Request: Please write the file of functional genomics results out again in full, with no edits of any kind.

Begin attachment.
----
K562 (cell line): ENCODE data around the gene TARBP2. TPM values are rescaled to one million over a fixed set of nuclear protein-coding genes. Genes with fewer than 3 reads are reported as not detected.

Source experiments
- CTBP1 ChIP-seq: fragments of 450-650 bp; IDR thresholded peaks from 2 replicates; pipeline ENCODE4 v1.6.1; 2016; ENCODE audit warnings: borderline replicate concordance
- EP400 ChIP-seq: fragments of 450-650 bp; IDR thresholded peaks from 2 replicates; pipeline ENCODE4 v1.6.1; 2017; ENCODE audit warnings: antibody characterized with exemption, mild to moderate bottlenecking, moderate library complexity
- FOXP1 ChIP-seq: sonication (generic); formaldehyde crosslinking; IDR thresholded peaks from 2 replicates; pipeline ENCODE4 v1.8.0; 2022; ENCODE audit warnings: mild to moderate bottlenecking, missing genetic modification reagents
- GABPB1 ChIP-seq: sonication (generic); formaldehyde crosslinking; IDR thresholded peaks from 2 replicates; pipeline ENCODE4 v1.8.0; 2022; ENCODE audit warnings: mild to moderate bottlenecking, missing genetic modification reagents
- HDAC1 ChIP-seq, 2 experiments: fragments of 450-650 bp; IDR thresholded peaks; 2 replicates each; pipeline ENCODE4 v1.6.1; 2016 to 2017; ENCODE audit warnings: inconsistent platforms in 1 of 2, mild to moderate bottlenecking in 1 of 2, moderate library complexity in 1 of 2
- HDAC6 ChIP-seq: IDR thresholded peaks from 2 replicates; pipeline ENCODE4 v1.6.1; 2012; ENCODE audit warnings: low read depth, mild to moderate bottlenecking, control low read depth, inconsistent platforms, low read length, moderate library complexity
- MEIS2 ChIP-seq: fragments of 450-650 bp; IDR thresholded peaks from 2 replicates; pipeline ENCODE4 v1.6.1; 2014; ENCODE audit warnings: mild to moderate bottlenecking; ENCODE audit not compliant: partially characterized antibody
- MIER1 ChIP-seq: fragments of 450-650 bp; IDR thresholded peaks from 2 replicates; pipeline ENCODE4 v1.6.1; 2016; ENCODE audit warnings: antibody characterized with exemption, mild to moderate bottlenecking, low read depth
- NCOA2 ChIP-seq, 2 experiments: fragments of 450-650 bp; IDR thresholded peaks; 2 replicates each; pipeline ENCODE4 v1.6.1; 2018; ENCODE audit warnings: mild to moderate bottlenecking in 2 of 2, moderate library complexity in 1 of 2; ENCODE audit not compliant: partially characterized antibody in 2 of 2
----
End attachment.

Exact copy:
K562 (cell line): ENCODE data around the gene TARBP2. TPM values are rescaled to one million over a fixed set of nuclear protein-coding genes. Genes with fewer than 3 reads are reported as not detected.

Source experiments
- CTBP1 ChIP-seq: fragments of 450-650 bp; IDR thresholded peaks from 2 replicates; pipeline ENCODE4 v1.6.1; 2016; ENCODE audit warnings: borderline replicate concordance
- EP400 ChIP-seq: fragments of 450-650 bp; IDR thresholded peaks from 2 replicates; pipeline ENCODE4 v1.6.1; 2017; ENCODE audit warnings: antibody characterized with exemption, mild to moderate bottlenecking, moderate library complexity
- FOXP1 ChIP-seq: sonication (generic); formaldehyde crosslinking; IDR thresholded peaks from 2 replicates; pipeline ENCODE4 v1.8.0; 2022; ENCODE audit warnings: mild to moderate bottlenecking, missing genetic modification reagents
- GABPB1 ChIP-seq: sonication (generic); formaldehyde crosslinking; IDR thresholded peaks from 2 replicates; pipeline ENCODE4 v1.8.0; 2022; ENCODE audit warnings: mild to moderate bottlenecking, missing genetic modification reagents
- HDAC1 ChIP-seq, 2 experiments: fragments of 450-650 bp; IDR thresholded peaks; 2 replicates each; pipeline ENCODE4 v1.6.1; 2016 to 2017; ENCODE audit warnings: inconsistent platforms in 1 of 2, mild to moderate bottlenecking in 1 of 2, moderate library complexity in 1 of 2
- HDAC6 ChIP-seq: IDR thresholded peaks from 2 replicates; pipeline ENCODE4 v1.6.1; 2012; ENCODE audit warnings: low read depth, mild to moderate bottlenecking, control low read depth, inconsistent platforms, low read length, moderate library complexity
- MEIS2 ChIP-seq: fragments of 450-650 bp; IDR thresholded peaks from 2 replicates; pipeline ENCODE4 v1.6.1; 2014; ENCODE audit warnings: mild to moderate bottlenecking; ENCODE audit not compliant: partially characterized antibody
- MIER1 ChIP-seq: fragments of 450-650 bp; IDR thresholded peaks from 2 replicates; pipeline ENCODE4 v1.6.1; 2016; ENCODE audit warnings: antibody characterized with exemption, mild to moderate bottlenecking, low read depth
- NCOA2 ChIP-seq, 2 experiments: fragments of 450-650 bp; IDR thresholded peaks; 2 replicates each; pipeline ENCODE4 v1.6.1; 2018; ENCODE audit warnings: mild to moderate bottlenecking in 2 of 2, moderate library complexity in 1 of 2; ENCODE audit not compliant: partially characterized antibody in 2 of 2